United States (14/1). The servicemen are not accused of aiding the 21-year old Saudi Air Force lieutenant.
But US Attorney General William Barr said the cadets were found to have had jihadist material and indecent images of children in their possession. Three sailors were killed and eight wounded in the 6 December attack.
Training for Saudi servicemen was put on hold in the US after the attack.
Mr Barr told a news conference on Monday that the shooting at Naval Air Station Pensacola had been an “act of terrorism”.
He said he had asked Apple to unlock two iPhones that belonged to the gunman, who was killed by police in the attack. The gunman fired a bullet into one phone in an effort to destroy it, Mr Barr said, but FBI investigators were able to restore the device.
“We have asked Apple for their help in unlocking the shooter’s iPhones,” Mr Barr said.” So far Apple has not given us any substantive assistance.”
Apple had given the FBI iCloud data from the attacker’s online account, the New York Times reported, but refused to unlock the phone, saying it would undermine their own encryption software.
The tech firm has clashed previously with the FBI over requests to unlock iPhones belonging to terror suspects. A similar 2016 clash was resolved when the FBI found a way to unlock a phone belonging to a mass shooter in California without help from Apple.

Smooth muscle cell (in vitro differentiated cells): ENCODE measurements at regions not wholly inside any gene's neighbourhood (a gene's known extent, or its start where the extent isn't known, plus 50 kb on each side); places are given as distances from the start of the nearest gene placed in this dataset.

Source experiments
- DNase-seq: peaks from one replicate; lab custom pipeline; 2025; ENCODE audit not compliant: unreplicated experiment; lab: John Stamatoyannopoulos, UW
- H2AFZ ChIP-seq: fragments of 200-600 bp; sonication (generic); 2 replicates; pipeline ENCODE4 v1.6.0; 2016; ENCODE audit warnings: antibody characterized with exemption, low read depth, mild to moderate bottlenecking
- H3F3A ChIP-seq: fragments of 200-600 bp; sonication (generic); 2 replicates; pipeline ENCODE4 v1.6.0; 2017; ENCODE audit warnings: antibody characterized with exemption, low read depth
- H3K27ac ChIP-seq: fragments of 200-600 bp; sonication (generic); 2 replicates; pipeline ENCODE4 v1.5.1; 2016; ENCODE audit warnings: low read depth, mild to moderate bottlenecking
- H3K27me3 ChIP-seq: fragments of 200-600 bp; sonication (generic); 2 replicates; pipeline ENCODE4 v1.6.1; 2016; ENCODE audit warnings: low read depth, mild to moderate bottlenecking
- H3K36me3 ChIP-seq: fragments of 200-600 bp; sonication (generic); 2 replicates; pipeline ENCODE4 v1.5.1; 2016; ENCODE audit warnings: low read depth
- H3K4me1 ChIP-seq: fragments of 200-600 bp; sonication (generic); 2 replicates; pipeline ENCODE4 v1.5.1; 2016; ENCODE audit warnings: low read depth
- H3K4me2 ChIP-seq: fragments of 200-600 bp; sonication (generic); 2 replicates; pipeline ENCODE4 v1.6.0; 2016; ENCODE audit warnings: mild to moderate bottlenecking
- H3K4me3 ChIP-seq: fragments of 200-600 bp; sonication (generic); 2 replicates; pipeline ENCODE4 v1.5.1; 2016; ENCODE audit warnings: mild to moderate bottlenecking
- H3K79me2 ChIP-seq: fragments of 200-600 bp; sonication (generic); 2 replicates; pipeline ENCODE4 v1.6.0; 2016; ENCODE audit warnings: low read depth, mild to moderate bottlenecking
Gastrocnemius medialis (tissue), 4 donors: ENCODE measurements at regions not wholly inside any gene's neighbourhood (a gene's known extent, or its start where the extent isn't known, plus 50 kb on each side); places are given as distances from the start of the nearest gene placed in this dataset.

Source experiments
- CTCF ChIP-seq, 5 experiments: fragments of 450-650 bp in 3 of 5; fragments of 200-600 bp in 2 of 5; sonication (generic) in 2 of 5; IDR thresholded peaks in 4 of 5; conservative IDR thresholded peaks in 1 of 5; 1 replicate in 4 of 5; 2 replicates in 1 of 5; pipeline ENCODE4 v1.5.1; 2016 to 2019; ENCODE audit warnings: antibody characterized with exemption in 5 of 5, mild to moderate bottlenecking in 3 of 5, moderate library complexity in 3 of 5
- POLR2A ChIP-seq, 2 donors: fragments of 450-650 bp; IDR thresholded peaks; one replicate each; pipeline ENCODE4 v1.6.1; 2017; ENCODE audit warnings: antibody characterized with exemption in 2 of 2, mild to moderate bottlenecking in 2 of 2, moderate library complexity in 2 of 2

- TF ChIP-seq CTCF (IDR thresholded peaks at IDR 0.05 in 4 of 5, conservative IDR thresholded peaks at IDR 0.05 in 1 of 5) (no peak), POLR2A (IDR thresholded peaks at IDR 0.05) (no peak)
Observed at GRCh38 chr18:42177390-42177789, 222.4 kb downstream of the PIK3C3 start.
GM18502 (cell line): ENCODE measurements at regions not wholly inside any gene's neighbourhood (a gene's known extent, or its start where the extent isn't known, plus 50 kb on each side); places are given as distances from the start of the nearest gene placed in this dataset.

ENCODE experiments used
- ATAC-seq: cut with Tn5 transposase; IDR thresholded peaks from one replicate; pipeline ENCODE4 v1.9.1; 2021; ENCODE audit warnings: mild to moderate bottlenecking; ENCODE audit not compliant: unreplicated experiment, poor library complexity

Mr Barr said that initial reports that other Saudi cadets had filmed the attack as it unfolded were inaccurate. The gunman had arrived at the scene of the shooting alone, he said.
The attorney general said 17 of the expelled cadets were found to have possessed online terrorist material. Fifteen, including some of the 17 who possessed online terrorist material, had indecent images of children, he added.
“While one of individuals had a significant number of images, all the rest had one of two images, in most cases posted in a chat room by some other person or received over social media,” said Mr Barr.
He said the 21 cadets were being disenrolled and returned home on Monday. The Saudi cadets, he said, had fully co-operated with FBI investigation.
Mr Barr also said the Kingdom of Saudi Arabia had given “complete and total” support to the inquiry. Saudi officials had determined the cadets’ conduct was “unbecoming an officer in the Saudi Royal Air Force and Royal Navy”, said the attorney general.
He added that the expelled cadets had not been charged with any crime in the US, but might face prosecution back home. There are more than 850 Saudi military cadets conducting training in the US.
Investigators say the attacker, Second Lt Mohammed Alshamrani, had shown videos of violence to his colleagues at a dinner party before the attack. The 9mm handgun he used was purchased lawfully.
Asked about the planned expulsions on Sunday, White House National Security Advisor Robert O’Brien told Fox News the Pentagon had decided to expel the Saudi cadets.
“Obviously Pensacola showed that there had been errors in the way that we vetted,” said Mr O’Brien.
“And I think out of an abundance of caution Secretary [of Defence Mark] Esper’s taking these actions to protect our service men and women.”
The Pensacola base has long offered aviation training to foreign military forces. Saudi pilots started training there in 1995, alongside other personnel from Italy, Singapore and Germany.
After last month’s attack, the base’s commanding officer said that about 200 international students were enrolled in programmes there. According to its website, the base employs more than 16,000 military and 7,400 civilian personnel.